Retirement planning is a key financial goal for almost everyone in the workforce today.

Ensuring that an individual or couple is properly investing to ensure there is enough for retirement is a critical component to any financial plan. In fact, most people today leverage their company’s retirement plan (401k or 403b) as a key retirement savings vehicle. Employees generally have faith that the employer is providing them with cost-effective investment options and is acting in their best interest. However, what if your retirement plan does not offer the best investment options? Plan participants need to be concerned not only with the actual investment choices made available but also the cost to purchase, sell and administer such transactions as well. A recent case ruled on by the Supreme Court made a significant change to these cases and term of liability for plan sponsors. To help clients, prospects and others understand the basics of the case, outcome, and impact; we have provided a summary overview below.


The case heard by the Supreme Court, Tibble v Edison International was originally filed in California in 2007. The case which was initiated by employees participating in the company-sponsored retirement plan alleges that Edison International did not properly discharge their fiduciary responsibility. The suit claimed that the company only offered expensive investment options (or “retail share class” options) when identical funds were available at a lower cost. There were also concerns that the company allowed excessive recordkeeping fees to be charged to participants and not the plan administrator. Finally, plan management agreed to use only proprietary investment options from the recordkeeping company which allowed for the reduction of other fees paid by the employer.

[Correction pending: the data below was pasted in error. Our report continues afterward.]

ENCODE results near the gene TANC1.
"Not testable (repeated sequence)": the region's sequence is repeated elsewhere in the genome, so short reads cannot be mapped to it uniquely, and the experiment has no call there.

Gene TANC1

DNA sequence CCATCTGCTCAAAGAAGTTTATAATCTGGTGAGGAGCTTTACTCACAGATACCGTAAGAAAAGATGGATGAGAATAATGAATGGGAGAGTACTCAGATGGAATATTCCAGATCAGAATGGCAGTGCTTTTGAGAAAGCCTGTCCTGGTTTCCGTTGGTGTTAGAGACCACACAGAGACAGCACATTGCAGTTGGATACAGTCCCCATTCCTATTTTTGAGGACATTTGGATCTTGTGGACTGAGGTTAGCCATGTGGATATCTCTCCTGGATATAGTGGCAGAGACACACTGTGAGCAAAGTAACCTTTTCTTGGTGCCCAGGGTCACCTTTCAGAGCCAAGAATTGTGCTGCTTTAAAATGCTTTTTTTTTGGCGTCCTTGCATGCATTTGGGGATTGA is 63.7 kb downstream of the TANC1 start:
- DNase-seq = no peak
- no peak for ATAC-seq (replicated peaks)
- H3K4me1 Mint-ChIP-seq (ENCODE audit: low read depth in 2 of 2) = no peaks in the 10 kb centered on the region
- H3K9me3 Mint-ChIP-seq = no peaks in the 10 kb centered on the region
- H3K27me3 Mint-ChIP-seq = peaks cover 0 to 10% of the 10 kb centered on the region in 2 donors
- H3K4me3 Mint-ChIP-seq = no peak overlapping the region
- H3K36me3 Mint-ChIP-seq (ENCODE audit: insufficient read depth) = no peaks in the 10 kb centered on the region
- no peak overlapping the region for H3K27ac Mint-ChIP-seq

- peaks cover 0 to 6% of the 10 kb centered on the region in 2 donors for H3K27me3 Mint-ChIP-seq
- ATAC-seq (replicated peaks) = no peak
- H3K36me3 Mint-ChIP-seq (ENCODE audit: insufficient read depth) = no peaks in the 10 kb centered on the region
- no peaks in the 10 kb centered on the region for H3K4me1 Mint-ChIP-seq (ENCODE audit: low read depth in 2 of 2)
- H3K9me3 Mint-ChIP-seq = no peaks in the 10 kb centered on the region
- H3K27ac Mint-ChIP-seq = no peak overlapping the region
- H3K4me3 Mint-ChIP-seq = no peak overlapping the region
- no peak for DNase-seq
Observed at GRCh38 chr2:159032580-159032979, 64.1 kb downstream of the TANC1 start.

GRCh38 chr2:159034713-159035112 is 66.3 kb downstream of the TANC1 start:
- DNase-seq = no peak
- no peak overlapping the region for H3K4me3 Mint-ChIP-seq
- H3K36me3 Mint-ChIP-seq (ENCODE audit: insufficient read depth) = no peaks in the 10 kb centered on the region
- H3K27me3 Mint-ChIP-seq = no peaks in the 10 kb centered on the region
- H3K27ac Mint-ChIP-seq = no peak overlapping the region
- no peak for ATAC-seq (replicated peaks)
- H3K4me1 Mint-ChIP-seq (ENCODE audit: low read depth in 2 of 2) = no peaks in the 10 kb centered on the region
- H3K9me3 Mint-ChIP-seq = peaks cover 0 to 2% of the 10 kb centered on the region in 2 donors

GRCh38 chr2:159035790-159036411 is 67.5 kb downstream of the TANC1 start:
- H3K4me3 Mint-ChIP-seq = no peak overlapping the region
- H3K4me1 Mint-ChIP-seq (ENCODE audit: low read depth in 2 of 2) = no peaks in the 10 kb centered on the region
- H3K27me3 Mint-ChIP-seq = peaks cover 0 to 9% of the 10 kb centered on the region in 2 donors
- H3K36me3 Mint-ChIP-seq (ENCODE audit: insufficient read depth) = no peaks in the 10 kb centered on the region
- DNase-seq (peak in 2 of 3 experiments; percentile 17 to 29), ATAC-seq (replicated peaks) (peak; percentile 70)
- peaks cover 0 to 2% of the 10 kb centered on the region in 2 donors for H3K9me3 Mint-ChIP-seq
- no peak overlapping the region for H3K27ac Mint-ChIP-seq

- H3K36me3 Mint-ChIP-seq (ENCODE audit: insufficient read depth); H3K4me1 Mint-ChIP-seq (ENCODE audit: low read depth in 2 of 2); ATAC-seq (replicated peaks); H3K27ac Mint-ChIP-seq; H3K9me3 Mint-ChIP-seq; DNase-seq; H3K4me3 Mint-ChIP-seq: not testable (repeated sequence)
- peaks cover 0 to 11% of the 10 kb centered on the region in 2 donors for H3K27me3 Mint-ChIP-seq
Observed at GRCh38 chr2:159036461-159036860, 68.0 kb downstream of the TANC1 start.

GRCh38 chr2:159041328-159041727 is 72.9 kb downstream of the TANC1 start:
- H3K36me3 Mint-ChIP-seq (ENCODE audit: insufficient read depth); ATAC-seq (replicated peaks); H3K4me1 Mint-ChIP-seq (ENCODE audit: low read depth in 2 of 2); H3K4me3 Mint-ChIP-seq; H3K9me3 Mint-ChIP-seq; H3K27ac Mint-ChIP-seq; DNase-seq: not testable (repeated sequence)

The case which was heard originally in District Court and Ninth Circuit Court of Appeals initially found in favor of Edison International. Now the reason for this had nothing to do with the case specifics per se, but the argument that the statute of limitations for ERISA cases which is set at 6 years had passed. As such they could not hear the case and make a decision. When the case was heard by the Supreme Court that notion was overruled because plan fiduciaries have an ongoing responsibility to monitor investments, assess quality and value and make modifications based on those findings.


Rather than making any ruling on the matter the Supreme Court decided to remand the case back to the Ninth Circuit Court of Appeals. The directive requires them to hear the case and decide whether or not Edison International did indeed breach their fiduciary responsibilities as alleged in the lawsuit.


While the Supreme Court did not make and specific ruling about whether a breach of responsibility occurred the ruling does have a significant impact on plan administrators. By defining fiduciary responsibility as an ongoing requirement this allows participants to go back further than six years to assess and determine whether a breach occurred. If so, it’s quite apparent from the ruling that those impacted can initiate litigation to hold the company responsible. Given the number of companies offering retirement plans this change creates a new risk factor that was previously not a concern. Companies that sponsor such plans need to revisit their policies and procedures to ensure prudent steps are being taken to protect plan participants and the company.

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Do you have questions about your company’s plan fiduciary responsibility? Looking for assistance designing/reviewing assessment process for evaluating the plan investment options and costs? If so, then contact Hanson & Company today! We can work with you to create a process that ensure timely and proper review of investments ensuring participants are receiving the best value in plan options. For additional information call us at (303) 388-1010, or click here for email. We look forward to speaking with you soon.